In case, like Froman, you're not familiar with the details of Bhopal, 25 years ago, a large amount of methyl isocyanate leaked from the plant and spread over the city, killing at least 3,000 immediately and contributing to the deaths of approximately 25,000 more. Local journalists had repeatedly warned that the plant suffered from lax safety regulations to no avail. Birth defects, cancers, growth deficiency, and other health issues are abnormally high in the affected area.
Finally last June employees of the plant received punishment. Local Indian managers were convicted, but received what were perceived as little more than slaps on the wrist. Campaigners have demanded Union Carbide -- including then chairman Warren Anderson -- itself be reprimanded, but no action has been forthcoming. Amnesty International called the convictions "too little, too late."
Making Froman's e-mail even more asinine, his threat wasn't even credible. Regardless of further actions taken against Dow Chemical, the U.S. is going to invest a lot of money into India for both geopolitical and economic reasons -- making Froman's message one that really should have stayed in his drafts folder.
The Boston Globe reported this week that the judge in the immigration case of Zeituni Onyango -- best known as President Barack Obama's "Auntie Zeituni" -- had granted her asylum even though she was in the United States illegally because the publicity around the case had "exposed her to heightened threats of persecution in her native Kenya." The Kenyan government, needless to say, isn't happy about the insinuation:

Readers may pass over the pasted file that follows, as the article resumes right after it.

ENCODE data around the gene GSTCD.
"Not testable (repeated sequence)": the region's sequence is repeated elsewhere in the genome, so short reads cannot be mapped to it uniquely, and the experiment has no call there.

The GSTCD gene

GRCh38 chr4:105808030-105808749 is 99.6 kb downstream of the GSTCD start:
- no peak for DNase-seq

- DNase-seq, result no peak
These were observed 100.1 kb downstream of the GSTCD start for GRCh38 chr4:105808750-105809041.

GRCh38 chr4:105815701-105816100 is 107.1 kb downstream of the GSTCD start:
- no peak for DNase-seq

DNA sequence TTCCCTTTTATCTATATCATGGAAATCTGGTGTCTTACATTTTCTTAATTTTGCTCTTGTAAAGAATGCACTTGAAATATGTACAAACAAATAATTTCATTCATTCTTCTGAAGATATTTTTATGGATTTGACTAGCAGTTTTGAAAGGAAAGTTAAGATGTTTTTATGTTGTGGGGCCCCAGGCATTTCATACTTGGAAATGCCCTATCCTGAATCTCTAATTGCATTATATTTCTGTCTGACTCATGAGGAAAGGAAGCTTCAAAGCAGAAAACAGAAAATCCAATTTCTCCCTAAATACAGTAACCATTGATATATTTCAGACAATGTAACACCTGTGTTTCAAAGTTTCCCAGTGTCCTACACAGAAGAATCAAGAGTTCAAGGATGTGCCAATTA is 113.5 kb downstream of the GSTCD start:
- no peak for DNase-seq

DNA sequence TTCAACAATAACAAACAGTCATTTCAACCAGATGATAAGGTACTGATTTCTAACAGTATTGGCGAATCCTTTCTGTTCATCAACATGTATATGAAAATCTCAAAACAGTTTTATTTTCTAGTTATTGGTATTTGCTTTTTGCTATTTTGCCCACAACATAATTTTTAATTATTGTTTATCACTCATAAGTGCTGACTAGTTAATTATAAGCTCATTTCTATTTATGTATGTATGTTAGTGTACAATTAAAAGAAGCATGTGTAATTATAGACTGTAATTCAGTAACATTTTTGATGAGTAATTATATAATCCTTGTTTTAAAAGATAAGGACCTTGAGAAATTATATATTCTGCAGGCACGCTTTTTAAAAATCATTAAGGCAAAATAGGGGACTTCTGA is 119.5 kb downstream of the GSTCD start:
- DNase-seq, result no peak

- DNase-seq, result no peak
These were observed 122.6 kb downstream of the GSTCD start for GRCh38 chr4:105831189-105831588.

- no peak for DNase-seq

Justice and Constitutional Affairs minister Mutula Kilonzo described the claims as “ridiculous and an insult to Kenyans”.
Zeituni convinced a US judge three months ago that she feared “persecution by some members of the Kenyan government” and was allowed to stay in the US although she had been classified as an illegal immigrant after her visa expired.
Said Mr Kilonzo: “The insinuation about Kenya’s inability to protect Ms Obama is outrageous, misplaced and an insult to the Kenyan state.
“President Obama’s grandmother is here and she is treated like a royalty. It is unfortunate because Kenya enjoys cordial relations with the United States.”
It has to be said that despite the initial excitement, Obama's presidency hasn't been all that great for Kenya's image so far. He has yet to visit the country as president. Instead they had to settle for Secretary of State Hillary Clinton who took the opporutnity to publicly lambast the government's corruption. Kenyan leaders have also been smeared by the anti-Obama conspiracy theorists who, at least going by today's news, seem to be gaining ground.
Now, in a highly-publicized court ruling, a U.S. judge has implied that the president's family members aren't safe in their home country. Perhaps having your country's favorite son in the White House isn't all it's cracked up to be.
Hat tip: Ben Smith
U.N. Security Council members Brazil and Turkey have chosen very different paths since they both voted against the latest round of U.N. sanctions on Iran. While Brazil has pledged to abide by the sanctions, despite their disagreement with them, Turkey's energy minister has vowed to bolster gasoline sales to Tehran. Turkey's gasoline sales have reportedly boomed to over five times their daily average, compared to the first half of this year.
Turkey is not the only U.S. ally looking to increase trade with Iran. In Iraq, a new Iranian trade center has recently opened, and Iran's ambassador has promised to double trade between the two countries, which he estimated at about $7 billion last year.